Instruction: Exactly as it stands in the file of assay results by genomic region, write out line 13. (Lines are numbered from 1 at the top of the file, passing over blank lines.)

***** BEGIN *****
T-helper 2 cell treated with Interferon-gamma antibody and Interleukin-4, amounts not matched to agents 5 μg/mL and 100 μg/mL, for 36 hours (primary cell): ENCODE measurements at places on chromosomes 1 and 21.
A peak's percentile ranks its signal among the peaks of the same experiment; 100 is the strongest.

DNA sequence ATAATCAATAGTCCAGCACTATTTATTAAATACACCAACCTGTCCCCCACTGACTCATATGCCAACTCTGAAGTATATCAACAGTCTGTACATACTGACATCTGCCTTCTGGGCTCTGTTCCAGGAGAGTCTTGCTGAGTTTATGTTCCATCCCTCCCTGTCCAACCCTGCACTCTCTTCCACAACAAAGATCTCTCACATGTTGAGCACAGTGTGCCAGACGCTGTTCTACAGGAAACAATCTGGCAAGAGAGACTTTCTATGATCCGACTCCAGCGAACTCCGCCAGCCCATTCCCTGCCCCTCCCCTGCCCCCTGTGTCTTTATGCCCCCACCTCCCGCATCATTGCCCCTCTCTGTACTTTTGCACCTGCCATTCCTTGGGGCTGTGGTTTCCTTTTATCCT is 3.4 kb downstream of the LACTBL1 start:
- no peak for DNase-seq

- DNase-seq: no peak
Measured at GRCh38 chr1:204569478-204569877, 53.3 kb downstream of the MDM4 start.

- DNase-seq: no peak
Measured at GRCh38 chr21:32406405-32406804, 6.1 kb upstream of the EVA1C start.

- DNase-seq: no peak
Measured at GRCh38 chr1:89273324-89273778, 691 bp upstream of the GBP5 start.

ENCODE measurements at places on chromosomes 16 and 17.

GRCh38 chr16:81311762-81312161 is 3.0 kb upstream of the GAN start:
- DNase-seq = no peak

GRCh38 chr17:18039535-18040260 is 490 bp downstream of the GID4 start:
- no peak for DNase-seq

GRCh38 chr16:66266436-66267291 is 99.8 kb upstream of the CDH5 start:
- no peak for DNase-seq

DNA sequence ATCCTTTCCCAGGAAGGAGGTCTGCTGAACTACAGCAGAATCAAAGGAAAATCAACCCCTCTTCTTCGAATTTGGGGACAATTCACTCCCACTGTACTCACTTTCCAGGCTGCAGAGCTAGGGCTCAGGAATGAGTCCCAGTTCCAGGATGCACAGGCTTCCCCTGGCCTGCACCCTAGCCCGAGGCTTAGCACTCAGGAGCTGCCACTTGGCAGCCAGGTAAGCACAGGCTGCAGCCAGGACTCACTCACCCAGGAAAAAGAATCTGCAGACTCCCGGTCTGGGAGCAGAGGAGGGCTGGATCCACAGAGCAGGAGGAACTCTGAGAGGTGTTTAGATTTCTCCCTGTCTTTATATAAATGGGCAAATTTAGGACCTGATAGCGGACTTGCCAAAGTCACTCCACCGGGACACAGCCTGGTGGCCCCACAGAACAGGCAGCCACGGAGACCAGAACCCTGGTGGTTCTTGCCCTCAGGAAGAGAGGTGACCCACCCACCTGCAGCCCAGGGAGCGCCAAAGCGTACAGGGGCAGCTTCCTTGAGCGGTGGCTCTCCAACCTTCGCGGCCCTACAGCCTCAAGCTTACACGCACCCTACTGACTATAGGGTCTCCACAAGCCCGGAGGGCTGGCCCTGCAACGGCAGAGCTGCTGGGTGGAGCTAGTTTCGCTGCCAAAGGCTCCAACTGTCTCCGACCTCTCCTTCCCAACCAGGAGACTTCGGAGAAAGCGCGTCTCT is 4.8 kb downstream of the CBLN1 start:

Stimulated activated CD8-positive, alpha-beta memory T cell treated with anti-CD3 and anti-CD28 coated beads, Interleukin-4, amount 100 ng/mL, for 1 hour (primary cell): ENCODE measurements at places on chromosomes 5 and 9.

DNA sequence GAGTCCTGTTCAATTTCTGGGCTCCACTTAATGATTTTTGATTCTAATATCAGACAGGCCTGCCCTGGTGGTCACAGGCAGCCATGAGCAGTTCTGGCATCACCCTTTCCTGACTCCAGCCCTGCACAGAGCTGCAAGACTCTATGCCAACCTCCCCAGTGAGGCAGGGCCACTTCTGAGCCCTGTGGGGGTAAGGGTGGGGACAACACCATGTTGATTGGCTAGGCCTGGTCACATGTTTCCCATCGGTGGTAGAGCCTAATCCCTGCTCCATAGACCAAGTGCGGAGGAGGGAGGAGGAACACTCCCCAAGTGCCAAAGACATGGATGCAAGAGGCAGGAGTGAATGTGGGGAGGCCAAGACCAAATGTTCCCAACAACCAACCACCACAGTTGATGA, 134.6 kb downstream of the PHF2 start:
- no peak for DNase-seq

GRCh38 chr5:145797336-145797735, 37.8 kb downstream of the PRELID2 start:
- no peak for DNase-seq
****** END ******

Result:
- DNase-seq = no peak